Aviation News

June 19, 2014

Delta Flight Museum Goes Back to the Future

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Written by: Brian Stevenson
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 On June 17, Delta Air Lines reopened its flight museum after approximately six months of closure for renovations, but the airline made it well worth the wait. The IMG_6470date itself  marked the 85th anniversary of Delta’s first passenger service and was declared ‘Delta Airlines Day’ by Georgia Governor Nathan Deal, who joined Atlanta Mayor Kasim Reed and Delta CEO Richard Anderson along with many other notable individuals for the festivities.

A common thread with the heritage of the museum –  and Delta Air Lines on the whole – is employee participation. Out of an effort to find and restore Delta’s original DC-3, ‘Ship 41,’ the Delta Air Transport Heritage Museum was created in the mid 1990’s with the immaculately maintained Ship 41 as the centerpiece.

Housed in Delta hangars One and Two – which could be considered museum pieces themselves – the Delta Flight Museum is home to exhibits great and small from each of the 40 airlines in Delta’s lineage. Visitors will be greeted by a new ‘gate guard’ staring you down, 757-200 N608DA repainted in the ever popular “Widget” scheme associated with Delta’s post deregulation era. Second, they pay homage to Northwest Airlines with N675MC, one of the last examples of the workhorse DC-9s.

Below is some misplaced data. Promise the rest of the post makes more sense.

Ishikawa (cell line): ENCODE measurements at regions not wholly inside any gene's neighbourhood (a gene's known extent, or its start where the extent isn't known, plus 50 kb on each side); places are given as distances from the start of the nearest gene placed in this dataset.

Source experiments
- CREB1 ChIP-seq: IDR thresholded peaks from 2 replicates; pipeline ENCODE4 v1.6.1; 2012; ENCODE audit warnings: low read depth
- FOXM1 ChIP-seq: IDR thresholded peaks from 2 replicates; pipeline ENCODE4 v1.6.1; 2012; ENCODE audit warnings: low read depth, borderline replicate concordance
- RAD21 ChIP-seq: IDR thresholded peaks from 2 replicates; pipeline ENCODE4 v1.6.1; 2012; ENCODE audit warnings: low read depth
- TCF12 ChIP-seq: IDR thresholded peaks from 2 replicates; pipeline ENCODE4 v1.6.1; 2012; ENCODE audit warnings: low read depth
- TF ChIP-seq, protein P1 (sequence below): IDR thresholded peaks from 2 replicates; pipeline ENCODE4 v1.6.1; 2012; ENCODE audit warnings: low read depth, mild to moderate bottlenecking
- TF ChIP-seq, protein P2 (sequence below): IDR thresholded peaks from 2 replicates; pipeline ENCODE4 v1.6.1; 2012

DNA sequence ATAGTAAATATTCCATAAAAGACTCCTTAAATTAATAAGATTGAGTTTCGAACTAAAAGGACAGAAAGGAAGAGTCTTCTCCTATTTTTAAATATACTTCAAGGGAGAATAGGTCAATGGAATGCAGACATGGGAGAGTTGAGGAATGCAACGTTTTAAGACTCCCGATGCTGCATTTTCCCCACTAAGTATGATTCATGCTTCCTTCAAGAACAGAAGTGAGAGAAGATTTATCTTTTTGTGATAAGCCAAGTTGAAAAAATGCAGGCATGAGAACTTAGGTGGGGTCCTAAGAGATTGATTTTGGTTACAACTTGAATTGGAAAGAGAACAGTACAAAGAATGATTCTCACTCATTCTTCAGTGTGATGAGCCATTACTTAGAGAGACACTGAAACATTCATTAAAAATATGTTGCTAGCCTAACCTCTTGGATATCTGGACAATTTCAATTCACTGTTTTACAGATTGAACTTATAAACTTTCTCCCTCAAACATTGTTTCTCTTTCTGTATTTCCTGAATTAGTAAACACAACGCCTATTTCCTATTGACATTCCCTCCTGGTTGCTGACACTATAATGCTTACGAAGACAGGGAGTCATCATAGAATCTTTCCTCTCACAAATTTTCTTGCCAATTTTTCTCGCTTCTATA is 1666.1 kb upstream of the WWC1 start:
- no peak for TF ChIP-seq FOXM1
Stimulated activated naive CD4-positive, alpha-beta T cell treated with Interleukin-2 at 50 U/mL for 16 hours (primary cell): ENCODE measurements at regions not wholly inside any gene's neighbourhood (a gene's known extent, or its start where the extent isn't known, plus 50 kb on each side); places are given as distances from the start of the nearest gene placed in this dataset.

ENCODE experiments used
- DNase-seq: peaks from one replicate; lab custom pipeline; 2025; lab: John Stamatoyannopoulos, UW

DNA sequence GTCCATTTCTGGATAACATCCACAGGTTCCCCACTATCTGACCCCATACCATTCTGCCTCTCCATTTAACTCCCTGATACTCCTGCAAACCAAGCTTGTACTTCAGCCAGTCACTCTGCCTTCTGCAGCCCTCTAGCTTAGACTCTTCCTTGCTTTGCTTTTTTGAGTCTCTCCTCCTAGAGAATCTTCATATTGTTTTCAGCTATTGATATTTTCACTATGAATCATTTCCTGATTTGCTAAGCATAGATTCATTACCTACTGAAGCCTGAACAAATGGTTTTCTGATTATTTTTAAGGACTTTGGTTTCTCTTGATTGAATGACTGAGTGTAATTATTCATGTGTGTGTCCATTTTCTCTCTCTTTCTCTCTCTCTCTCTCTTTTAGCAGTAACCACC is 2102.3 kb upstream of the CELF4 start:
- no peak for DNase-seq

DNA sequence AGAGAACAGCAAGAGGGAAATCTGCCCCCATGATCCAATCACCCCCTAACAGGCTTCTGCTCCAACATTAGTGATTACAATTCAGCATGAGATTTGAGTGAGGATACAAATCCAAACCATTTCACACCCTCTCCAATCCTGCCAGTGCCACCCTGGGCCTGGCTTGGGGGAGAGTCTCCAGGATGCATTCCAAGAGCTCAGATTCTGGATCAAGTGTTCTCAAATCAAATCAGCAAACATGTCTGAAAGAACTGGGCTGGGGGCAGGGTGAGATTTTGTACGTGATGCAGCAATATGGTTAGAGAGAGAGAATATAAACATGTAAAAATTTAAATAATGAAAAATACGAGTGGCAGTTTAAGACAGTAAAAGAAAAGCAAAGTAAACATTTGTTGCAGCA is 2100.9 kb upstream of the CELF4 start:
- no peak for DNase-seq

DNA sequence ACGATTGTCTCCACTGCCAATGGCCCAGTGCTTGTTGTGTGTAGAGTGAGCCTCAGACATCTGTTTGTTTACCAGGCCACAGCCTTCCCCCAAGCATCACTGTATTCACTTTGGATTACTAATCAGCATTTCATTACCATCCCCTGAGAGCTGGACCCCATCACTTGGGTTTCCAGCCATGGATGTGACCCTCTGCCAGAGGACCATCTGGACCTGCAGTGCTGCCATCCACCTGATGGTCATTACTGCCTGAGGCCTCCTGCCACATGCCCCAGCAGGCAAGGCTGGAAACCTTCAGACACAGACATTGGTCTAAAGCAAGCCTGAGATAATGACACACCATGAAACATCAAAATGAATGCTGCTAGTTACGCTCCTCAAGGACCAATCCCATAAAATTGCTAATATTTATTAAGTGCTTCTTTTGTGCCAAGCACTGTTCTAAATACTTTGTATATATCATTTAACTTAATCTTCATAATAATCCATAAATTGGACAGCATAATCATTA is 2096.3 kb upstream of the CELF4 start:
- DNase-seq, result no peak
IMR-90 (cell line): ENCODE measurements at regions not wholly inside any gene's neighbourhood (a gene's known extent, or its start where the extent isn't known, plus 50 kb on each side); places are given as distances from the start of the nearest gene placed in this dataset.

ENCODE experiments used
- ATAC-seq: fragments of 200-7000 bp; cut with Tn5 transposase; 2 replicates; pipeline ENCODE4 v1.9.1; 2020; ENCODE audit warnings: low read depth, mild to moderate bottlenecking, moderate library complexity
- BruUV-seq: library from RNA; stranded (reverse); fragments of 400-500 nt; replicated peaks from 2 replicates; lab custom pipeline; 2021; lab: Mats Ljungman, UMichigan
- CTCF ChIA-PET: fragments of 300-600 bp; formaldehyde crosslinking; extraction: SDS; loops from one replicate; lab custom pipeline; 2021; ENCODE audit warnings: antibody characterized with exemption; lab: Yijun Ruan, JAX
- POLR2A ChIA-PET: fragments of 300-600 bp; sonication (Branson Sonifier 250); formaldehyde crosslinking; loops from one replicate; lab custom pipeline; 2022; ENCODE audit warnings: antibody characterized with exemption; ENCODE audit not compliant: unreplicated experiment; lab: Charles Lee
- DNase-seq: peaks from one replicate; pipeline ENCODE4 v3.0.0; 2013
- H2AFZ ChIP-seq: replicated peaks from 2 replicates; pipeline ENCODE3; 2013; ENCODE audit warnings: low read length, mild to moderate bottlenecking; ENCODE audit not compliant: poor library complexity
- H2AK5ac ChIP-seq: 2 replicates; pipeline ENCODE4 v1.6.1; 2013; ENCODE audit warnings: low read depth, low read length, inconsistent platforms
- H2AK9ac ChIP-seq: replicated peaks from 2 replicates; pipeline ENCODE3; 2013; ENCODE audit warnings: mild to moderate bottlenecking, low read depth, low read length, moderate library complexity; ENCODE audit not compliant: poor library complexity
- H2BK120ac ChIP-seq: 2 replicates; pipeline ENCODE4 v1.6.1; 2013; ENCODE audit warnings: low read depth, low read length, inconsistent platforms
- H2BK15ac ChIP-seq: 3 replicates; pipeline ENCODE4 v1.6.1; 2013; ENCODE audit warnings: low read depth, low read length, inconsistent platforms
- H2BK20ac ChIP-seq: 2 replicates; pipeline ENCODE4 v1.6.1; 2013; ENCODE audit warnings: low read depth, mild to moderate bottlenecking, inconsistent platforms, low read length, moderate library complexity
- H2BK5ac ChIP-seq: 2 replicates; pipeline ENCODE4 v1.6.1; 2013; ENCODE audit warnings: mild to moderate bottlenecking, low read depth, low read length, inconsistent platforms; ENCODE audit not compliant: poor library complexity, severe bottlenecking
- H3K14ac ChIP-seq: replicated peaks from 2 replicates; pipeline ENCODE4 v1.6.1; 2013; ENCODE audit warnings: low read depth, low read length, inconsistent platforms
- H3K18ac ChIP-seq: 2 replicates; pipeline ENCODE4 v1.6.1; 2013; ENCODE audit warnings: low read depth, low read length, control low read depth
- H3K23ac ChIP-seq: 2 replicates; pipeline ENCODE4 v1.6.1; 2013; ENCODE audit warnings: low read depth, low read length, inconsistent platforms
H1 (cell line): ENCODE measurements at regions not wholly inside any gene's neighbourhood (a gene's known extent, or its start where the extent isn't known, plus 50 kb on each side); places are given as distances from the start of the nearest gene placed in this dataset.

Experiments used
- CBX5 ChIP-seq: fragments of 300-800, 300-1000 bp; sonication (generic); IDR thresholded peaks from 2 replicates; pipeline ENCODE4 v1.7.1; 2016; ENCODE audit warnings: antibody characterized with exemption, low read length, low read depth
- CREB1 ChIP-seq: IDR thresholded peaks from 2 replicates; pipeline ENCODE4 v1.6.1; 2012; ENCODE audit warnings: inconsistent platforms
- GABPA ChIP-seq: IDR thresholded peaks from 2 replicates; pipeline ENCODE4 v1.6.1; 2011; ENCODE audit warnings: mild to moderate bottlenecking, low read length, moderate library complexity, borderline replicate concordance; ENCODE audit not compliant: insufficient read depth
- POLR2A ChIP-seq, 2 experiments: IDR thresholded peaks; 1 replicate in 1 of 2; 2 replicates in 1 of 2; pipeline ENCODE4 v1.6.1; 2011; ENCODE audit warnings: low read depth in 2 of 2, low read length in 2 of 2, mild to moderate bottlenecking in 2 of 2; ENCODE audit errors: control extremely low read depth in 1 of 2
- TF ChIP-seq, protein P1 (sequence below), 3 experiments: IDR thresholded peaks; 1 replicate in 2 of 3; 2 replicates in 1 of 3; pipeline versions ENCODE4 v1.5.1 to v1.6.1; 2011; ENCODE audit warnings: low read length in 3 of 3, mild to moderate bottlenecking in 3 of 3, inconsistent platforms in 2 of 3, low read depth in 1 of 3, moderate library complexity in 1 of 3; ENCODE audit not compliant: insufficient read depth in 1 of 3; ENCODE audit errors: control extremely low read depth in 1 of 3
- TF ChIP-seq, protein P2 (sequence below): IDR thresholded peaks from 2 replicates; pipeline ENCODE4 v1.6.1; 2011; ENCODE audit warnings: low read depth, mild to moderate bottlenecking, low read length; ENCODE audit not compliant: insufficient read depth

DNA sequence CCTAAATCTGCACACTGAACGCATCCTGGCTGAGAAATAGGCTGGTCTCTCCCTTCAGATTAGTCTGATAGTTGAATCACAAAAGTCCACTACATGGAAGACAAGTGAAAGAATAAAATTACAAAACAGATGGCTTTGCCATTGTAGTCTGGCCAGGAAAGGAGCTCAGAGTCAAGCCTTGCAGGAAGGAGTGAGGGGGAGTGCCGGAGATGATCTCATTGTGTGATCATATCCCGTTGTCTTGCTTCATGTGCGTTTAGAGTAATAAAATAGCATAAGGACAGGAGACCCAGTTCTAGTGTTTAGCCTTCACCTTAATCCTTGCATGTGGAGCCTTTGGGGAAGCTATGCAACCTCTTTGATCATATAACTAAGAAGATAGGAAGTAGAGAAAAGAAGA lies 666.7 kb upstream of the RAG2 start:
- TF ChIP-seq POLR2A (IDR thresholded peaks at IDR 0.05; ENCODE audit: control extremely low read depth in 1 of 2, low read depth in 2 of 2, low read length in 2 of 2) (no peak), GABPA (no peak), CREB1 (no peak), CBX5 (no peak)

IMG_6586The one display that can’t be missed, literally and figuratively, is ‘Ship 102,’ the employee-purchased 767-200 which dominates Hangar Two.  Visitors are welcome to board the Spirit of Delta and view the original flight deck, seating from both classes of in flight service and the back end which has been turned into a gallery of past flight attendant and pilot uniforms.

And for aspiring pilots, the Delta Flight Museum now has a fully operational 737 simulator in which anyone can see if they really have the right stuff to fly a commercial aircraft. A 45-minute simulated flight can be booked right on the museum’s web site.

An airline with such a rich history of course also gives props to props, and Hangar One is dedicated to just that, with the aforementioned shining DC-3 featured prominently. Among other aircraft keeping company with Ship 41 is a restored Delta Air Service Travel Air 6B Sedan and example of a Northeast Airlines Stinson SR-8E Reliant, as well as the only version of the Waco 125 remaining.

Along with an L-1011 hull that can be booked as a meeting facility and a large new Delta gift shop where you can get all your DAL swag, the new and improved flight museum goes, in typical Delta fashion, above and beyond your expectations. It’s clear Delta Air Lines loves its history… and it shows.

See more photos of the event below. All photos and video are by the author.

Brian Stevenson is an Atlanta-based airline enthusiast and aviation photographer. His work can be seen on Facebook.











About the Author

Brian Stevenson



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